"Milk?" I whispered in Liza's direction. Unfortunately, my mother's ears are not one of her afflicted parts, and she cut short her analysis of hot flashes to question me about the milk drinker.
"A friend from school, Mother. Female." I don't know whether my answer disappointed or relieved her. "Liza," I added, "the one I told you about. Who's marrying Hayden Cole, remember?" Mother made impressed coos. I had won a few points by being in the same room with a person who believed in marriage.
"You know how sometimes you think you're so smart?" Liza said, more or less to herself. She nodded her head, then shook it. "Then you find out you're a stupid..."
Perhaps she had rushed to me after flunking an all-night IQ test. She nervously tapped her nails against her bottom teeth, fiddled with a locket at her neck, and twisted her engagement ring. "And the two of them..."
I held up a finger, trying to signal Liza to wait for true confessions until I was finished with Mama. Liza sighed and seemed to shrink. She lit a cigarette.
I tried to inhale whatever smoke drifted my way. I certainly missed cigarettes more than the disc jockey. But then, I'd quit smoking cold turkey, and quit him only after whatever we'd had was long since dead.
"Sugar?" I whispered. Liza held up two fingers. Her metabolism worked overtime. I dumped a pack of carcinogenic sweetener in my own cup.
Since my coffee partner was not a prospective husband, my mother reminded me that I wasn't getting any younger. I listened, meanwhile filling the cups with brown powder and boiling water.
My mother informed me that it was a sunny eighty-four degrees down there.
I resent my parents' metamorphosis into leathery sybarites. When they sold their house up here, they sold out, donating their boots, loyalty and Puritan ethics to Goodwill. Florida had frizzed their brains, made them forget that weather is to be endured, not enjoyed.
Too sweetly, my mother asked me for a local report. She knew about April in Philadelphia. Had anyone ever written a song about it?
A sheet of windblown rain slid down the front window, breaking into fine patterns on the many panes. "It's a little humid here, Mom," I said. "And Mom? I have to go now. Time to leave for work."
My mother remained unperturbed. She asked if I'd ever considered a dating service. She had heard about an actual matchmaker, very modernized, complete with computers. Since I seemed unable to end the conversation, I tried to be a good hostess. I "ummed" while Mama told me not to knock something before I tried it. I squeezed the receiver between my shoulder and ear and walked over to the sofa with Liza's coffee.
The coffee made it, some of it even inside the cup. But the telephone cord lassoed the milk carton, the sugar bowl, and my coffee on the kitchen counter. I heard the crash and returned to find everything in a new and dismaying pattern on the kitchen floor, slopping over the cat food.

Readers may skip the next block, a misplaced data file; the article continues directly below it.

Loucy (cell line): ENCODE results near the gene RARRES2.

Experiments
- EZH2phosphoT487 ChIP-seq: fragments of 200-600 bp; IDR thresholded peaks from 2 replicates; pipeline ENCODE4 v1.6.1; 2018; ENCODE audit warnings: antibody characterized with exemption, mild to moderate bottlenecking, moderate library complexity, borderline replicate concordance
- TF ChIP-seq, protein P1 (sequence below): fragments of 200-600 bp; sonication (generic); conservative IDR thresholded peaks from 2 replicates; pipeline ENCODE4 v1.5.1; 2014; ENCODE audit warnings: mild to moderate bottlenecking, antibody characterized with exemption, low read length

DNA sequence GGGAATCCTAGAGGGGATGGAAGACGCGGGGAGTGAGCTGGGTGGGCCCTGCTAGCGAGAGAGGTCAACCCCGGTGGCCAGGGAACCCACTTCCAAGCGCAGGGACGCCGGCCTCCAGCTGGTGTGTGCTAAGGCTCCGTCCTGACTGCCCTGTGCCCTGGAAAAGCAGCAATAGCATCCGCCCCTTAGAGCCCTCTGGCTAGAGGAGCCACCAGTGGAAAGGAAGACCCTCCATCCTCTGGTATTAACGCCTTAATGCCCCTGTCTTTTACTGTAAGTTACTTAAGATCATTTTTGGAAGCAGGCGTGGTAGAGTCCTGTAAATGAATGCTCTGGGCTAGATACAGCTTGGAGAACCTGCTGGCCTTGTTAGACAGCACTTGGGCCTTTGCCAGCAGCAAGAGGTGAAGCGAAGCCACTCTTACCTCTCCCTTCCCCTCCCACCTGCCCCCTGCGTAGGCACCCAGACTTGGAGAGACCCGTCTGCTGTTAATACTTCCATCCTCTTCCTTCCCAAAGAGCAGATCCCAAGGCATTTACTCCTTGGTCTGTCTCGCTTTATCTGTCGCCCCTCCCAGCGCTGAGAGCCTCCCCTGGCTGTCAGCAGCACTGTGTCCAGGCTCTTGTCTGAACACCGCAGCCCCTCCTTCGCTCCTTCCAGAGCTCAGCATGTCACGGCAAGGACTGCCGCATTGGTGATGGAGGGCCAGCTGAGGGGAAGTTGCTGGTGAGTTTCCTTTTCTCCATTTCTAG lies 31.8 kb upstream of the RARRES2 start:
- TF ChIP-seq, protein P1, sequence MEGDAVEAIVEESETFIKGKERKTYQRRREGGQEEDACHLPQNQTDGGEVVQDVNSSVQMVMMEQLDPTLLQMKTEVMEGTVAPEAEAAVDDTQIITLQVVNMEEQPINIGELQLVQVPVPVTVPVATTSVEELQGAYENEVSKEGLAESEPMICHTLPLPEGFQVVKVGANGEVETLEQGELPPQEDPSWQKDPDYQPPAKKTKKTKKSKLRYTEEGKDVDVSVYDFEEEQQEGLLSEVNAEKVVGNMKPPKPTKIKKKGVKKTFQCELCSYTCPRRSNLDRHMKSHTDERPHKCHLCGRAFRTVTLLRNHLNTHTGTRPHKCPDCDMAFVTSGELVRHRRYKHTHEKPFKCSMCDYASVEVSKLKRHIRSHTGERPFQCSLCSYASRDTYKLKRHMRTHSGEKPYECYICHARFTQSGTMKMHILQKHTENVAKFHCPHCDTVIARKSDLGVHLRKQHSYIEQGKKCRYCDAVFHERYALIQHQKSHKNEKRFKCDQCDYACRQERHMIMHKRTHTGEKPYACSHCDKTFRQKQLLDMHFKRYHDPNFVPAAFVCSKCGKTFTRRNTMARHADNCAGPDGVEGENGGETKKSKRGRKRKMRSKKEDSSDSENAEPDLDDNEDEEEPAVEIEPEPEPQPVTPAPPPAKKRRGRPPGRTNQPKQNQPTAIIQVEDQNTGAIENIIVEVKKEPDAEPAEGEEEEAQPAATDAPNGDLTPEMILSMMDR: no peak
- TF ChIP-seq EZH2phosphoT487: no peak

I would like to think I'll eventually outgrow the gawky stage.
My mother let me get on with my life. After all, if I wasn't going to move South or find a husband, I'd better hang onto my job.
"Don't clean it up," Liza said as I replaced the receiver. "I'll do it."
"That's okay. No problem." I picked up the dripping milk carton.
"Please, Amanda? Please?" The urgency in her voice startled me. "Talk to me instead." She lit a second cigarette. "I'm so mixed up, and you're so together, so self-sufficient. You know what you want, what to do..."
Liza was not an ace at judging character, but I didn't contradict her. I stepped over the slop and went into the living room.
"I really look up to you," she said.
"That's because I'm taller."
"My mother's no help."
I didn't like being categorized with the previous generation. I'm older than Liza, but only chronologically. If half her anecdotes were true, she'd lived her quarter-century double-time.
I hid my annoyance by putting on lipstick, a darker shade than normal. I'm aware that I've been given a fair share by nature, and I basically like myself. I like being tall. I like my hair, although I sometimes wish it would decide whether it's red or brown. I've also got great knees, but that doesn't count for much. As for the rest of me, even on my worst days I know that I'm not likely to turn any viewers into stone.
But when I'm around Liza's miniaturized voluptuousness, her shiny black hair and smooth white skin, I feel oversized and drab. Even today, when she was at her worst.
So I boosted my color quotient with extra makeup. When I can afford analysis, I'll work out the deeper meaning of these ego problems. In the meantime, blusher is cheap.
Liza exhaled great gusts of smoke. Every time she filled the air with that comforting old stench, I had problems remembering what I was trying to prove by quitting. "I'd do what I want," she said abruptly, "if I knew what it was. If everybody would lay off, stop offering advice. Everybody has answers, but I don't know if they're my answers. How do you know?"
"Me? I don't. But I know what you mean. I just broke up with somebody who kept telling me what I wanted and who I was, and—"
"Jesus, what a number she did! What did I ever do to her? And then he—I mean what if it's a lie? How do I know if she—?"
It sounded like one of my mother's bad connections. Either I was hearing every third word or Liza was less than coherent. In any case, my nerve endings and professional pride couldn't withstand her indefinite pronouns.
"Liza, who? Who is he? And for that matter, who is she? Your mother?"
"My mother?" She looked startled and bemused. "What does my mother have to do with...? Oh, Lord, do I sound nuts? I'm just tired. More than tired, I'm..." She looked close to tears. Then she shrugged. "Tired. That's all. Forget it. You'll be late for work."
"I have a few minutes."